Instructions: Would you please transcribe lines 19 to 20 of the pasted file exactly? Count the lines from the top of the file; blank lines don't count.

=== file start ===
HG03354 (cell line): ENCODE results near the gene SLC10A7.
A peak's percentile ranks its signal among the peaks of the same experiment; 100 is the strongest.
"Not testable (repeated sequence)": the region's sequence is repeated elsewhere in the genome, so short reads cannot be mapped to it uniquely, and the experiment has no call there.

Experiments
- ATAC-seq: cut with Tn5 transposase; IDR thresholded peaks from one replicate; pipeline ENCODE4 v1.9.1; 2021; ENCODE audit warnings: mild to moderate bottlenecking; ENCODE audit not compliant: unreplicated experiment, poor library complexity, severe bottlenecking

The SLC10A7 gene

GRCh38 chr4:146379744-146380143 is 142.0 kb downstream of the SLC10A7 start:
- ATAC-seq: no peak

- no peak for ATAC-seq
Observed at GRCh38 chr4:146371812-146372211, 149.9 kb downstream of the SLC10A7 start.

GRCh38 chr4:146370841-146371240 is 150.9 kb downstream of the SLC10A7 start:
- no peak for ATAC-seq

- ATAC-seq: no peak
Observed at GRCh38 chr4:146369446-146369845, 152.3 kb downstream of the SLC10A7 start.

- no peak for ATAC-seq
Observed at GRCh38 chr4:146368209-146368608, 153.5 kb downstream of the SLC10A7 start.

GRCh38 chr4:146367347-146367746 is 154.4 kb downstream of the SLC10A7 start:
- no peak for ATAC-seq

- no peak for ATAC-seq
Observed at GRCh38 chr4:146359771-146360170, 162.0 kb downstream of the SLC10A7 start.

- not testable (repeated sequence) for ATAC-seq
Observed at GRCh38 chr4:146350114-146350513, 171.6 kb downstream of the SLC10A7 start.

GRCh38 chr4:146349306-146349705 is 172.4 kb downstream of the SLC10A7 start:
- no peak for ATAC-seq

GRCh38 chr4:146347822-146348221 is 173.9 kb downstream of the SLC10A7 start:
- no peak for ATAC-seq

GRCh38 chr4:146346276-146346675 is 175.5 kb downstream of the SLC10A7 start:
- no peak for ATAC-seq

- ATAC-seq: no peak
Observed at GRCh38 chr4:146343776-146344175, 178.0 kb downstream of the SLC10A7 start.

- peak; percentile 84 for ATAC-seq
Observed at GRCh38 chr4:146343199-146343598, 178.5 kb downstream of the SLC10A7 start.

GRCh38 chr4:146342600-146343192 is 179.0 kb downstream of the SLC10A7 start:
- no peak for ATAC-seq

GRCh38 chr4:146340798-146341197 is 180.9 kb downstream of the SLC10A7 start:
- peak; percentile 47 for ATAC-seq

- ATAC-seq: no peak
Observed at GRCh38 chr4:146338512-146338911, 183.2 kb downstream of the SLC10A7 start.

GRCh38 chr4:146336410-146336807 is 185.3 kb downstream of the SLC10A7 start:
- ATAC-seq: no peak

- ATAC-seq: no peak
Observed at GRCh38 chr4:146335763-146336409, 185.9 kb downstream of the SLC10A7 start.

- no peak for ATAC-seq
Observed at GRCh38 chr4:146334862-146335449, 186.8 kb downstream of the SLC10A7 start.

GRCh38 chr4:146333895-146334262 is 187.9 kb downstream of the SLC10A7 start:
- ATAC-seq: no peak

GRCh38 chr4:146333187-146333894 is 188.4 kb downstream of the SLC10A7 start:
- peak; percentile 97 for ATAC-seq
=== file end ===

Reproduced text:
- no peak for ATAC-seq
Observed at GRCh38 chr4:146359771-146360170, 162.0 kb downstream of the SLC10A7 start.